If there is one thing we love in the world of video games, it is a good dumpster fire.
Now, occasionally (we’re looking at you No Man’s Sky), a game releases to boos and ends up putting on a show that wins nothing but praise from critics and gamers. Whether or not WWE2K20 will have that kind of story or not remains to be seen, but right now it is the most radioactive new game released this year…possibly in a long time. What are the complaints? What aren’t the complaints? On top of being another entry in an annual series that has posted continuously declining numbers, it looks like WWE2K20 is a step backwards in almost every way over the previous game in the series.
Please note, we’re not huge fans of wrestling games and, honestly, the release of this (among others) often escapes our attention. But what makes this so newsworthy and interesting is that it is a huge, glaring example of a company choosing to put money over consumers and the result is a complete disaster.
Could this be the end of the WWE series?
Maybe, maybe not, but we’re pretty sure there are going to be some tough questions for the devs. And man, are they getting it right now. You see, even if it isn’t relevant for some of us, the WWE games are important to a pretty huge crossover segment of the gaming audience that enjoys WWE events. Seeing things like “dumpster fire” and, worst of all, “cash grab” attached to your franchise have to be heartrending.
You might be wondering: Is there any evidence of this or is it all hyperbole? Well, the graphics are noticeably worse over the previous year. You don’t have to be a WWE gamer to notice that aspect. But the number of glitches being reported, many of them game breaking, is just mind boggling.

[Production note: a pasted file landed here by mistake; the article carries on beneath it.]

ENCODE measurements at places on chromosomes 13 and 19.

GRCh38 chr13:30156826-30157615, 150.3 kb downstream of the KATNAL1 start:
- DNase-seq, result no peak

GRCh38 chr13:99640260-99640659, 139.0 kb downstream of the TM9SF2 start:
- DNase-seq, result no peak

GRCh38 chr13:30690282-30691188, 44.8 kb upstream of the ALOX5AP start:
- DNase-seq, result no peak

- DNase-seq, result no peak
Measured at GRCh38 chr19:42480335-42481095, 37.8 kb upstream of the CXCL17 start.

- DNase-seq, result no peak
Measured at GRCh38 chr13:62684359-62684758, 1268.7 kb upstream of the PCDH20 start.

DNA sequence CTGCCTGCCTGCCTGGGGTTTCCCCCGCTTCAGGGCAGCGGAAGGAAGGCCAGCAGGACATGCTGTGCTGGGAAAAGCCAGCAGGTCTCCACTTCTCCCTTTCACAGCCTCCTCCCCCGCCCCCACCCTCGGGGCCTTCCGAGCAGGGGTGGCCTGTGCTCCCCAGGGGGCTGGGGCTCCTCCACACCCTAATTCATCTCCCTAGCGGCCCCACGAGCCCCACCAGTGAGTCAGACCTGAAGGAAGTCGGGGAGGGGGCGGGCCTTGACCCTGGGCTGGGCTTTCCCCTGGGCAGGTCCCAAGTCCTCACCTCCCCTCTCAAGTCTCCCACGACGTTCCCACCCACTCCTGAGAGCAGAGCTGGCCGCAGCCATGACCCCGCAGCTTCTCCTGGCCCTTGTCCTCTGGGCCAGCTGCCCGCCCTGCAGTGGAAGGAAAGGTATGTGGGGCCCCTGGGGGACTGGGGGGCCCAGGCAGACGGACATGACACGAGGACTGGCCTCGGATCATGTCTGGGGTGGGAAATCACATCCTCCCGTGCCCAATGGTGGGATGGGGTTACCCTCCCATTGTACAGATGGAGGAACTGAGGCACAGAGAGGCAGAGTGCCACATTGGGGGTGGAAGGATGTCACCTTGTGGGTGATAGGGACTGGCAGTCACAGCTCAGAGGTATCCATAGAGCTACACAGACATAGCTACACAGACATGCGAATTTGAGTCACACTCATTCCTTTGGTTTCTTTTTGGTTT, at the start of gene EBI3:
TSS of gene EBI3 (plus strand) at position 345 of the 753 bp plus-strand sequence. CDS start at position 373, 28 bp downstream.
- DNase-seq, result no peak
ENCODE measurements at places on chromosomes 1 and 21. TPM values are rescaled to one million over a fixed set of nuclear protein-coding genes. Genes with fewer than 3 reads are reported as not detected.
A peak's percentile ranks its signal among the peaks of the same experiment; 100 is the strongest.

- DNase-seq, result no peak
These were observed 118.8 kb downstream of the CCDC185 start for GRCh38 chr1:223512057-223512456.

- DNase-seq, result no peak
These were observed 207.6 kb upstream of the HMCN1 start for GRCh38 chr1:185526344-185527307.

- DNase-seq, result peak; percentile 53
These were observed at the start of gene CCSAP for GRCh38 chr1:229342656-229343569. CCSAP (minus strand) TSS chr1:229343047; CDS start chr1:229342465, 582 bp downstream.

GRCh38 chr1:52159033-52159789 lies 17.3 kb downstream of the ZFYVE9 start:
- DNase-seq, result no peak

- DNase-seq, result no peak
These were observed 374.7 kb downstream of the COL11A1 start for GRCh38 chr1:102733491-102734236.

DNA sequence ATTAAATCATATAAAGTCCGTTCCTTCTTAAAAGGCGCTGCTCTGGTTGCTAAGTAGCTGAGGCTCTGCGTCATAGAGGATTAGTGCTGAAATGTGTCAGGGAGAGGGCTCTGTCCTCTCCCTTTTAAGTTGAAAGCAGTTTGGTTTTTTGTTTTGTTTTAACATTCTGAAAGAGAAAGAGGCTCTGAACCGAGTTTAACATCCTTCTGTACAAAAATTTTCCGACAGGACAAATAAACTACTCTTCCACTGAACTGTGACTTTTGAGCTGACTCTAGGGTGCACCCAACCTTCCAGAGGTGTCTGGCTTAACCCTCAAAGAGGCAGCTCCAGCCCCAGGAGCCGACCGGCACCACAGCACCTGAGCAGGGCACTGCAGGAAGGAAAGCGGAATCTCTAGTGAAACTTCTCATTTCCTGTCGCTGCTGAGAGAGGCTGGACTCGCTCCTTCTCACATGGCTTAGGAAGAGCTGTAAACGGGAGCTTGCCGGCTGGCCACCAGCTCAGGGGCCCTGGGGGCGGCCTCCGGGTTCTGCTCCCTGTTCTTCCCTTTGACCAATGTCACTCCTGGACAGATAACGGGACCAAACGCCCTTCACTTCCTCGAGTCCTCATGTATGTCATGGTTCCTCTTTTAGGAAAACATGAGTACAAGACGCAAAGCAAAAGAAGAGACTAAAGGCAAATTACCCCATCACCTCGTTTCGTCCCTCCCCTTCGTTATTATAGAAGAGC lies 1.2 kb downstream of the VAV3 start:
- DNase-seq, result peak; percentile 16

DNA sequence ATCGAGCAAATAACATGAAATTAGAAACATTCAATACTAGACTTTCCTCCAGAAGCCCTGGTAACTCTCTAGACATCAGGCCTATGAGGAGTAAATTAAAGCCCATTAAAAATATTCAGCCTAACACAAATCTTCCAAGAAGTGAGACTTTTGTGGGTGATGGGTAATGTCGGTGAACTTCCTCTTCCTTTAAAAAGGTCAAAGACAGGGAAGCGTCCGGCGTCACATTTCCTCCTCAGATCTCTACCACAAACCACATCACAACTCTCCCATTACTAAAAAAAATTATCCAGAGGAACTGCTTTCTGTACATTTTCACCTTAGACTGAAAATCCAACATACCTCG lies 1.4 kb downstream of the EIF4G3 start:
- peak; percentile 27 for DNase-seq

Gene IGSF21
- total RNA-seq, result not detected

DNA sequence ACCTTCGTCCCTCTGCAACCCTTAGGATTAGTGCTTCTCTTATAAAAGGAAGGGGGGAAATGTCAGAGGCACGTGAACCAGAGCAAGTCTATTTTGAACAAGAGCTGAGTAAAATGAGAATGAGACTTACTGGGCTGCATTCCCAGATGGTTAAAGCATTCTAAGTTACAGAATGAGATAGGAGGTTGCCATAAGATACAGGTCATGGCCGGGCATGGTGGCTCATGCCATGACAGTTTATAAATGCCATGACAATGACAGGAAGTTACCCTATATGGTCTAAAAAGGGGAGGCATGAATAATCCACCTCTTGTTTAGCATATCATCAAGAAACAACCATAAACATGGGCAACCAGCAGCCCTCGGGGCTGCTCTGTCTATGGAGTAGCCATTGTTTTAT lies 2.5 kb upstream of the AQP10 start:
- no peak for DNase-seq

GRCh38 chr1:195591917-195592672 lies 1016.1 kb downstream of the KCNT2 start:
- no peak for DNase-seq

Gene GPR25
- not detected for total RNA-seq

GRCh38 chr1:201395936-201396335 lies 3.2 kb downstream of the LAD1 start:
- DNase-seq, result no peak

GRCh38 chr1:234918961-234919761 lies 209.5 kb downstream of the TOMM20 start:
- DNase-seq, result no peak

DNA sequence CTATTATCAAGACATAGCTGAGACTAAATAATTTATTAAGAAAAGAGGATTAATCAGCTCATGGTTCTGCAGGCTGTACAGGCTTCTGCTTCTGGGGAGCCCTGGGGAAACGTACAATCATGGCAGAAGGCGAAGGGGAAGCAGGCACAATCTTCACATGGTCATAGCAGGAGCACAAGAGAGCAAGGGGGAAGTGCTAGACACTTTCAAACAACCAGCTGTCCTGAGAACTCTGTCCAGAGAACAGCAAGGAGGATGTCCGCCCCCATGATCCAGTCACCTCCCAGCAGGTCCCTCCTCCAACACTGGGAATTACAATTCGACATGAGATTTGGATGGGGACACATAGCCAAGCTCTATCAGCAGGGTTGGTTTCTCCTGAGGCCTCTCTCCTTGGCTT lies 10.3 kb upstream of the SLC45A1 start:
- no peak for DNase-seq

Couldn’t the team just phone it in and use last year’s game with new stats? Apparently not and, like everything that starts with big ideas, WWE2K20 is crashing on all fronts it seems. To quote a litany of issues cited by Kotaku, “freezing and crashing glitches, rampant animation problems, missing fan-favorite modes like Create A Championship, missing features like online wrestler entrances and online user-created arenas, online lag, truly unfortunate character models for high-profile stars like The Rock and John Cena, nightmare hair, a create-a-character face scan feature that gives life to cosmic horror slug monsters, and a glitch that causes clones of wrestlers to dot the ring as though summoned by an irate Naruto.”
Some have pointed out that the problems with WWE2K20 mirror those of the larger franchise but we’re not here for that analysis.
What we find is another warning to developers and publishers to be careful with valuable IP and that, in this era, you will not get away with subpar games.
Not even for a few hours. Back in the day, companies could release something half baked and make a buck off of it.
But now the complaints will overwhelm any positive marketing released on the game and it just ratchets up the risks of releasing a subpar product that much more. Further, let’s not pretend that devs aren’t aware of when they do this. It’s just up to audiences to punish them when they do and it looks like the WWE2K20 furore is giving just that warning.
Kehl Bayern is our staff video game news writer and has over a decade of experience in online media and publishing. Based in Boston, Massachusetts, he is also the author of science fiction thriller Animus Proxy. You can follow him on Instagram, Twitter and Facebook.